Energy Inks wins regional FLC award

Energy ink (Download Image)

Lawrence Livermore’s precision, direct ink-writing process can print complex architectures used in energy storage devices and other energy-related devices. Shown is a graphic depicting three-dimensional printing with the graphene “energy ink.”

A Lawrence Livermore National Laboratory (LLNL)-developed technology known as Energy Inks has won a best in region award for the Far West region from the Federal Laboratory Consortium for Technology Transfer (FLC).           

This is the technology’s second award in the past nine months, as it received an R&D 100 award last September as one of the top 100 industrial inventions in the world.

Developed by a team of Lab scientists and engineers, Energy Inks is a three-dimensional (3D) printer feedstock that allows the production of a functioning battery and other devices.

3D printing with polymers allows a newer and more efficient method of prototyping. With functional properties, Energy Inks are optimized to enable next-generation, high-performance 3D-printed devices for energy storage, catalysis, filtration, sensors and more uses.

Although 3D-printing offers control and reproducibility to efficiently create optimized solid-state electrode architectures on a large scale, the inks required to make functioning components have not been available until now. Energy Inks not only enables the printing of battery and supercapacitor components but optimizes their functional properties.

Since LLNL scientists and engineers developed Energy Inks, they have worked with researchers from the University of California, Santa Cruz and St. Louis-based MilliporeSigma, a global chemical and materials supplier. In 2021, MilliporeSigma introduced Energy Inks products to users for applications in consumer electronics, transportation and medical devices.

Based on LLNL technology, MilliporeSigma has three products — 3D printable graphene oxide ink for batteries, supercapacitors and electrocatalysis; yttria-stabilized zirconium oxide ink for membranes, catalysis and reactors; and ultra-high temperature boron carbide ink for high wear components and heat exchanges.

The LLNL team that developed Energy Inks received funding through a Department of Energy Technology Commercialization Fund grant. It is led by materials scientist Swetha Chandrasekaran and chemical engineer Marcus Worsley. Other LLNL researchers involved in the Energy Inks development are chemists Patrick Campbell, Maira Ceron-Hernandez and Alyssa Troksa, along with materials scientists Josh Kuntz, Wyatt Du Frane and James Cahill.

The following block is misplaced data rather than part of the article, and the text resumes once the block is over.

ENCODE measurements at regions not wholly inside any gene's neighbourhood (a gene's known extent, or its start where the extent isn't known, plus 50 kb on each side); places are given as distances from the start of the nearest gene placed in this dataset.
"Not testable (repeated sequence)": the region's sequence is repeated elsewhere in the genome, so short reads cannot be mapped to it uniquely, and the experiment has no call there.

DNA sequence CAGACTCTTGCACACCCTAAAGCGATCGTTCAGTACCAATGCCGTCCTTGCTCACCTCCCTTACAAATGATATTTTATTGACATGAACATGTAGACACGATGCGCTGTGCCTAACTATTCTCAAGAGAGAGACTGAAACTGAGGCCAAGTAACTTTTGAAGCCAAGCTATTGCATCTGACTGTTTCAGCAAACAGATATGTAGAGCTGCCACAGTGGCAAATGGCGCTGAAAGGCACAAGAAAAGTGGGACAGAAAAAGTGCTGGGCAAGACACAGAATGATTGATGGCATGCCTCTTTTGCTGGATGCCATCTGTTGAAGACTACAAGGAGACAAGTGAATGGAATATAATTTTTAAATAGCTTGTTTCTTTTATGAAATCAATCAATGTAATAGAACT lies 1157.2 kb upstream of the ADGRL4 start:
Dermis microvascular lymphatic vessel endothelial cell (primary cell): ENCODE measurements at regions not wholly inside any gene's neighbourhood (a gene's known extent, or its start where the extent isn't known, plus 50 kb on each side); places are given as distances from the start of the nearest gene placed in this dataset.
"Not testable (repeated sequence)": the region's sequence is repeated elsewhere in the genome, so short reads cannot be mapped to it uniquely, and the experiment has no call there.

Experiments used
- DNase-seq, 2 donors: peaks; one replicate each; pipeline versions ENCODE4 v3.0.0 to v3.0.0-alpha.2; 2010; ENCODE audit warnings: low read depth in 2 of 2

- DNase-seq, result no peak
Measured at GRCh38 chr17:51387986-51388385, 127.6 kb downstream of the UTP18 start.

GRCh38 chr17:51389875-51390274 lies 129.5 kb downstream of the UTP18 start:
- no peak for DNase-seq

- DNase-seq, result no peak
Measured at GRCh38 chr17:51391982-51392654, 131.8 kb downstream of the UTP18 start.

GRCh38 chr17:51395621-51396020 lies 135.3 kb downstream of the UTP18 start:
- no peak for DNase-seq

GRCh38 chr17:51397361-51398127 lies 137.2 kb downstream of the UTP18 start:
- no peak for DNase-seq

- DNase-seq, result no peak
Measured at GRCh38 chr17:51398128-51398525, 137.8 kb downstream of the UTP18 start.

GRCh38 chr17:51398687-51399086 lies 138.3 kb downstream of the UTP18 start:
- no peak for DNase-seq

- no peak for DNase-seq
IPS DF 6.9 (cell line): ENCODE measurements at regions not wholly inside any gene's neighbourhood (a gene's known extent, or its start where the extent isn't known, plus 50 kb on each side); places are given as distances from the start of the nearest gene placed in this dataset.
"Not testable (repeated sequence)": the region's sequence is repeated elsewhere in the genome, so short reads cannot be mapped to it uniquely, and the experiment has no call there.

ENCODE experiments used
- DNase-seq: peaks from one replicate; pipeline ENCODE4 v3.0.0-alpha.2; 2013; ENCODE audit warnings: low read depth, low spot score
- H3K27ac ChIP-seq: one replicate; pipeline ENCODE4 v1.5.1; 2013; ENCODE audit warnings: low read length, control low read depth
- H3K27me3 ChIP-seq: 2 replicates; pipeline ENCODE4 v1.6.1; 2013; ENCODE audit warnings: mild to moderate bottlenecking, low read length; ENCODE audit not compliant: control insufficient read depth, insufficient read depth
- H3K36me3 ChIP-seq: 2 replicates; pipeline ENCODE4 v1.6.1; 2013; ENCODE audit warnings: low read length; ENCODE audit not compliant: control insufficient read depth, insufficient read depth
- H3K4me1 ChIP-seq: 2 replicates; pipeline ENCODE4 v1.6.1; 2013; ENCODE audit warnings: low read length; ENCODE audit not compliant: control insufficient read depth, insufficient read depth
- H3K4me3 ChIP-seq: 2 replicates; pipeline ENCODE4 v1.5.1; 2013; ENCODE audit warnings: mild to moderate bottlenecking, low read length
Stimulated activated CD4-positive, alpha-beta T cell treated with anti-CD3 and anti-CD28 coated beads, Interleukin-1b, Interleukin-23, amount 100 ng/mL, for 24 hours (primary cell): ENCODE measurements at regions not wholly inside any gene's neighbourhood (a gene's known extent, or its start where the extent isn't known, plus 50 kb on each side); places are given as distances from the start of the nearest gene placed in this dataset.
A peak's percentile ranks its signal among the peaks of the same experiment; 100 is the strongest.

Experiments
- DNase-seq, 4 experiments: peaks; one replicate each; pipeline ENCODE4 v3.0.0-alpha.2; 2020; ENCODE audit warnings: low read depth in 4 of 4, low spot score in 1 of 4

Researchers from the University of California, Santa Cruz also contributed to developing the graphene ink through electrochemical characterization and demonstration of the ink’s utility as a supercapacitor electrode.

The Energy Inks technology received internal “seed money” from the Laboratory Directed Research and Development program. This funding enables undertaking high-risk, potentially high-payoff projects at the forefront of science and technology.

LLNL researchers are supported by the Lab’s Innovation and Partnerships Office staff, particularly business development executive Genaro Mempin, who oversees the commercialization efforts for Energy Inks, and digital assets coordinator Mary Holden-Sanchez, who manages LLNL’s submission process for technology transfer award programs. LLNL maintains a strong record of winning nominations; since entering the FLC competitions, Lab researchers have won nearly 100 FLC awards.

Headquartered in Sequim, Washington, and started in 1974, the Federal Laboratory Consortium for Technology Transfer (FLC) is the formally chartered, nationwide network of more than 250 federal laboratories, agencies and research centers, that fosters commercialization, best-practice strategies and opportunities for accelerating federal technologies out of the labs and into the marketplace.


Swetha Chandrasekaran
Lab materials scientist Swetha Chandrasekaran is shown using a 3D printing process, or direct ink writing, of high concentration graphene oxide ink. After post-processing, free-standing 3D-printed graphene aerogel electrodes are used in supercapacitors that have resulted in record-breaking electric charge storage and “remarkable” energy density. Chandrasekaran and Marcus Worsley led a team of researchers that captured an R&D 100 award. Photo by Julie Russell/LLNL.